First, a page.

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Why You Should Always Wear A Helmet On An ATV

by Annamarya Scaccia

On Sunday, actress and singer Jamie Lynn Spears' 8-year-old daughter, Maddie, took a terrifying spill on an all-terrain vehicle she was riding in Kentwood, Louisana. The shocking accident has raised questions about ATV safety practices, including whether or not you should wear a helmet on an ATV. The short answer: Yes.

The ATV Safety Institute lists eight golden rules every person should follow before they take a ride on an ATV. The first among them: always wear a helmet that meets U.S. Department of Transportation safety standards. The ATV Safety Institute also recommends a person wear goggles, long sleeves, long pants, over-the-ankle boots, and gloves while riding an ATV.

Wearing a helmet can save your life during a crash on an ATV or any type of motorized or single-track vehicle. According to the World Health Organization, wearing a helmet has been shown to significantly reduce the severity of head injuries and likelihood of death among motorcyclists by about 70 percent and 40 percent, respectively. The same is true for bicyclists who use head gear; the Bicycle Helmet Safety Institute found that, in 2014, 16 percent of cyclists who wore helmets died in an accident, compared to 60 percent of those who didn't and died as a result.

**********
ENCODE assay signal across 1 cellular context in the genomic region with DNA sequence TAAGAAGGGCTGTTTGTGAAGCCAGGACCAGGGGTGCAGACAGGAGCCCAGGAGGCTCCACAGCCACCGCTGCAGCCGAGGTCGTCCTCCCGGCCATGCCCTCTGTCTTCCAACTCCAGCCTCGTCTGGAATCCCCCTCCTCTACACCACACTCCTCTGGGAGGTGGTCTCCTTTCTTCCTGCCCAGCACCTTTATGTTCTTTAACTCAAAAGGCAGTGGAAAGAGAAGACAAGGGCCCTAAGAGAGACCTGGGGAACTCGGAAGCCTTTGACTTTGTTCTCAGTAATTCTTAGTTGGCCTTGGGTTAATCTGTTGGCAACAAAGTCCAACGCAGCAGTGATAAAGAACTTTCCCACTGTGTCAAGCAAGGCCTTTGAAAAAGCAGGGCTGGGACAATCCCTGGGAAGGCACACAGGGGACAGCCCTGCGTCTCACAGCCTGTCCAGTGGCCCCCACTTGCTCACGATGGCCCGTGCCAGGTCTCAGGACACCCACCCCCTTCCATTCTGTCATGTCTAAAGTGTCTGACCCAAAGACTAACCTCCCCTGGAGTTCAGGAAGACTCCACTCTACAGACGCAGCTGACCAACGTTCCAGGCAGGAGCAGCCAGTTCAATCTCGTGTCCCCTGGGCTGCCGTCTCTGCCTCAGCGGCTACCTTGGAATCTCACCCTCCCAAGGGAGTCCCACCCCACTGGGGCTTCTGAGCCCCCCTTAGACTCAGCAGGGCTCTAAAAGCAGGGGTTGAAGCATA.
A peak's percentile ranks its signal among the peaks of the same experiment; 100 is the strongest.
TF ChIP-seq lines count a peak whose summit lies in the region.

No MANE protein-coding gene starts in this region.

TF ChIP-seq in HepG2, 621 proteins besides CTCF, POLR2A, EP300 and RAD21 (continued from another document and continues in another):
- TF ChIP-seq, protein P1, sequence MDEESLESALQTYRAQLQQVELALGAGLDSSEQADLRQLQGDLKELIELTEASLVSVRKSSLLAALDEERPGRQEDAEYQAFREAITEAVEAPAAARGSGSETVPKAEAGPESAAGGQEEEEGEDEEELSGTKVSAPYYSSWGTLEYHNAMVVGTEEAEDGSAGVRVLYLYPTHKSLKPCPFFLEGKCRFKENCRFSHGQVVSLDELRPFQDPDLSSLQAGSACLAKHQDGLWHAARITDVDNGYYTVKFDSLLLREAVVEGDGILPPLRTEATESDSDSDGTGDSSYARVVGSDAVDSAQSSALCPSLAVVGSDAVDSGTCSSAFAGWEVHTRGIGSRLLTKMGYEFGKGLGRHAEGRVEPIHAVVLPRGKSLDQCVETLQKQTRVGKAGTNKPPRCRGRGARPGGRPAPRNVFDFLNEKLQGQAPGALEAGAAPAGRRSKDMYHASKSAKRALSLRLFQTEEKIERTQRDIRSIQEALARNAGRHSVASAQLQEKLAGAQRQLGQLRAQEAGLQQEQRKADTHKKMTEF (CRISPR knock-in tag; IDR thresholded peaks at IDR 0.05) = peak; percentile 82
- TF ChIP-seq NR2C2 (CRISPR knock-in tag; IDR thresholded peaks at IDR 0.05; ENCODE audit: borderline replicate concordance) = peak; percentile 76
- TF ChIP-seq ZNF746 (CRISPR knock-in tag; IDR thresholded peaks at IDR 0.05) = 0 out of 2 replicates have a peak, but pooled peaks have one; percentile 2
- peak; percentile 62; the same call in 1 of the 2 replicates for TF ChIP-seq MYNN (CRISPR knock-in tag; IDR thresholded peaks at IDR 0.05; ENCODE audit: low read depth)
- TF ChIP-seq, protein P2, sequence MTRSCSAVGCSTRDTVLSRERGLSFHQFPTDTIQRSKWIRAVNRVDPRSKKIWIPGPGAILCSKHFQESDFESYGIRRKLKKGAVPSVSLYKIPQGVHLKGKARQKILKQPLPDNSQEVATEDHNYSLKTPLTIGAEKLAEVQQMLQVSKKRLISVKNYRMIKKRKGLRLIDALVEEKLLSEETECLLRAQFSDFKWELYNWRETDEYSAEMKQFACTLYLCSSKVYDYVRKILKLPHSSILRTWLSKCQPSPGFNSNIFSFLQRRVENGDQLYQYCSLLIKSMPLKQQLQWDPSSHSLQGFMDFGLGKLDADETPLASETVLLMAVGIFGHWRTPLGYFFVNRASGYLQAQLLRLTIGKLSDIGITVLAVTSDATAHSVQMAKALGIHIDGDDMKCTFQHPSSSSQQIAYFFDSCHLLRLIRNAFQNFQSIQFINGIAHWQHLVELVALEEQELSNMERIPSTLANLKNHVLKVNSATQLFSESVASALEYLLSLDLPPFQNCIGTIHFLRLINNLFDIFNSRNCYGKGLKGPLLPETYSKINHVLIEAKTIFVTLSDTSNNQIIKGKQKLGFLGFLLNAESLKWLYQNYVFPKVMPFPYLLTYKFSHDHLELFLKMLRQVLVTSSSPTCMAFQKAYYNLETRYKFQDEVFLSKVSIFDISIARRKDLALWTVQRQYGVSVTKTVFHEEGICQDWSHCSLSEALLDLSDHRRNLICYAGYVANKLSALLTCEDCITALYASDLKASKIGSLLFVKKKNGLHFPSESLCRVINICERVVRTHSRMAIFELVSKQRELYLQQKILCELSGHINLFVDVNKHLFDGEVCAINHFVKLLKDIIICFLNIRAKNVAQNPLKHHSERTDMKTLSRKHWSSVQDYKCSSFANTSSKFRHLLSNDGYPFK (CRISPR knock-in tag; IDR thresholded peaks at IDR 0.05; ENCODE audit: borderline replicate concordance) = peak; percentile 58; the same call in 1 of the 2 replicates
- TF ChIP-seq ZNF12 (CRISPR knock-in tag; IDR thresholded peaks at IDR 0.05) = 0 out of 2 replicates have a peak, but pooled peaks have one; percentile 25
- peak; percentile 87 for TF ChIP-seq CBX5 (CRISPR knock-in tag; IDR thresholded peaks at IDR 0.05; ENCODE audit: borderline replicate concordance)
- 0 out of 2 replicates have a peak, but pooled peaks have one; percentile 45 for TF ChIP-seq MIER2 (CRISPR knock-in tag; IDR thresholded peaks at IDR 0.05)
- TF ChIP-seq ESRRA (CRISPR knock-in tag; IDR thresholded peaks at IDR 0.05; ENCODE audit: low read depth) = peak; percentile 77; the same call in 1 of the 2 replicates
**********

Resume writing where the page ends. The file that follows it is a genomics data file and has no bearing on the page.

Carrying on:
Maddie Spears' Sunday afternoon accident has not only raised concerns about safety, it's also spurred debate about whether children should ride ATVs in the first place. Although states have different laws dictating age limits, the ATV Safety Institute suggests, as a general rule, that children under 16 years old should be supervised while riding an ATV that's age appropriate. After all, ATVs are unstable, hard-to-control vehicles that are prone to collisions and rollovers, as Kids Health notes. In fact, in 2015, riders under age 16 comprised 28 percent of all ATV-related injuries, according to the U.S. Consumer Product Safety Commission; 50 percent of those accidents involved kids younger than 12 years old. The CPSC also reports that, in that same year, riders younger than 16 accounted for 17 percent of ATV fatalities, of which 55 percent were under the age of 12.

Maddie regained consciousness two days after she flipped her ATV into a pond, according to the New York Daily News. She was submerged under water for two minutes, leaving her in critical condition. Her aunt, pop star Britney Spears, took to Twitter Wednesday to let fans know her niece is "making progress" and to keep the well-wishes coming. "Thank you all for sending thoughts and prayers our way. Let's all keep praying," Spears wrote.